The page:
I liked the earlier novellas in this series, because they were fun and interesting but didn’t have to be read in order to understand what was happening. Iron’s Prophecy, though, is different. Not only does it actually include important events for the series, but it’s actually integral to understanding the coming events.
I think that this was my favourite book of the series so far. Not that I don’t find Meghan’s story interesting – I do – but there’s something about a boy going to the ends of the earth to make things work with a girl that breaks the mould of most YA narratives just enough to interest me.
As in the earlier novella in this series, the events of Summer’s Crossing aren’t completely essential to the overall plot of the series. However, it’s still an entertaining addition.
I really liked this book. It seemed almost as if it was written as the end of a trilogy, the way that the characters really grew into their strengths and struggled to defeat their weaknesses, coming together in the end. And yet it isn’t really the end! That made it all the more exciting for me, because it meant that there would be more adventures in the same book-world to come.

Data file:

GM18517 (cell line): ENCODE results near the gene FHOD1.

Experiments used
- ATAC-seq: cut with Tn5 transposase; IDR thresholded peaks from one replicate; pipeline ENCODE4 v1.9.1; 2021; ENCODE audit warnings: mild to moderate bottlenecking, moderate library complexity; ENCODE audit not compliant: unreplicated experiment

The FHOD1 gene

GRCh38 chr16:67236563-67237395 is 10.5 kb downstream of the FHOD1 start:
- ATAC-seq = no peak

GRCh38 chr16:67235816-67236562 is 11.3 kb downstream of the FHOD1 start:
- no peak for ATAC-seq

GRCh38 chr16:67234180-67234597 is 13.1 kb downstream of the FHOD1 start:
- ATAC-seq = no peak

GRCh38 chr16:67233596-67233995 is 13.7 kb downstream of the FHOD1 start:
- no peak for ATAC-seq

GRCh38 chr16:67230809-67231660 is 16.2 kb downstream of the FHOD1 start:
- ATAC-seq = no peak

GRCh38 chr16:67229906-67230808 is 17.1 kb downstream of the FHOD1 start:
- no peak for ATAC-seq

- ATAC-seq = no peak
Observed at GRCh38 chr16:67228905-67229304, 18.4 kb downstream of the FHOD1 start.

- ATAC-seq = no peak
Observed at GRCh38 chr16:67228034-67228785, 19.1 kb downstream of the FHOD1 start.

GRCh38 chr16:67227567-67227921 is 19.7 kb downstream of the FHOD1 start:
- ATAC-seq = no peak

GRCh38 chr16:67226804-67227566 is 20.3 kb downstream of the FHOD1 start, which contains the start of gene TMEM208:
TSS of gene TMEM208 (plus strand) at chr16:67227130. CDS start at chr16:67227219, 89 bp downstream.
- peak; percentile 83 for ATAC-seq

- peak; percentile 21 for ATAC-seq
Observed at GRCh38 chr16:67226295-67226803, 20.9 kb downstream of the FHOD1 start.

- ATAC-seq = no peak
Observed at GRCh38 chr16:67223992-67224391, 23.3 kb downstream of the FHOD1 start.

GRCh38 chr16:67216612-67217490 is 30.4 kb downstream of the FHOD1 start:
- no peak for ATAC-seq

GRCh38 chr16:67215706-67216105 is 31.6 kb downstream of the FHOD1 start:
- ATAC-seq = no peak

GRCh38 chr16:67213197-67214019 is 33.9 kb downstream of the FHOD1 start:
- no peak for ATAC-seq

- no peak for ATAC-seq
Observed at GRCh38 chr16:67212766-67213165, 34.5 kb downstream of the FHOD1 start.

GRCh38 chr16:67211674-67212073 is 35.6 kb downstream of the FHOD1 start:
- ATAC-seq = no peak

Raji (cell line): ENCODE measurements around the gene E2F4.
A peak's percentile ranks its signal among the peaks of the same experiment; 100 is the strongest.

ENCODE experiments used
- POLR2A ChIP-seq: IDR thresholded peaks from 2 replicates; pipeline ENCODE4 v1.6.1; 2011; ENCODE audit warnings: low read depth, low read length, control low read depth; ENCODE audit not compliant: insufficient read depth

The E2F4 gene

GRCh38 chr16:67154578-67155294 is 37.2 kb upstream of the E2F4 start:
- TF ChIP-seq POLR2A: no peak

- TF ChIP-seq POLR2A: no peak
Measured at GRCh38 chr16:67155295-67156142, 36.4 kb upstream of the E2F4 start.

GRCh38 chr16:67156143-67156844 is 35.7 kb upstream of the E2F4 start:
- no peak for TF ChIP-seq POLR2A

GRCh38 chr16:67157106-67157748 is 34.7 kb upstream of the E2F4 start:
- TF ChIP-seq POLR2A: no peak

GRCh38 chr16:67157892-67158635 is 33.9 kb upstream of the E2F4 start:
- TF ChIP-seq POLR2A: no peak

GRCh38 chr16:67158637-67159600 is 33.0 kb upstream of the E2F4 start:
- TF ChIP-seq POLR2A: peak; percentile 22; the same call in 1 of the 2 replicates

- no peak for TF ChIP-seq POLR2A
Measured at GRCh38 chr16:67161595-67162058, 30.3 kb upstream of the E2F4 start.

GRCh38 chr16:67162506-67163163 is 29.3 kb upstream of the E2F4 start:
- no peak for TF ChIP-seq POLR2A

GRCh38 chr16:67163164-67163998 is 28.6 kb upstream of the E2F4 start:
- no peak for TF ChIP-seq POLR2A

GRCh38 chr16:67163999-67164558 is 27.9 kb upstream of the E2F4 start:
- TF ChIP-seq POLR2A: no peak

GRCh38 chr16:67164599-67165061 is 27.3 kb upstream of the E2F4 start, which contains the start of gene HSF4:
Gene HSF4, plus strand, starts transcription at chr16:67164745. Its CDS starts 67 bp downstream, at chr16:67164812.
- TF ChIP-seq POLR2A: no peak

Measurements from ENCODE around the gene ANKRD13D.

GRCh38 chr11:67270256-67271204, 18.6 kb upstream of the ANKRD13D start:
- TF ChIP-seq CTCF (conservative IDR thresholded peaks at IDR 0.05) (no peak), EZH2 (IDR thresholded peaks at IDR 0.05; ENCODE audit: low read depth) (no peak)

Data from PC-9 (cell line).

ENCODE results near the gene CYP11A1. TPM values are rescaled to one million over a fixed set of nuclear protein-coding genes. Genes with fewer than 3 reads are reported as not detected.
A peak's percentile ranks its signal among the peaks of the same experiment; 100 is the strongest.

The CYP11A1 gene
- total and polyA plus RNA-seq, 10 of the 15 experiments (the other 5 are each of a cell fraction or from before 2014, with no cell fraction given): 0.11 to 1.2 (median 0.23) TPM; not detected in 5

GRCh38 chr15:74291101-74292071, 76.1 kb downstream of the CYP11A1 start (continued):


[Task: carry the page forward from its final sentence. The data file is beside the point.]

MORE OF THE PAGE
This book fleshed out the major groups in the series a bit more for me. Since this is the first series about the fae that I’ve really gotten into, my knowledge of the whole “Seelie/Unseelie court” thing was very much lacking. So I found that aspect of the plot an interesting distraction from some of the more mundane things going on.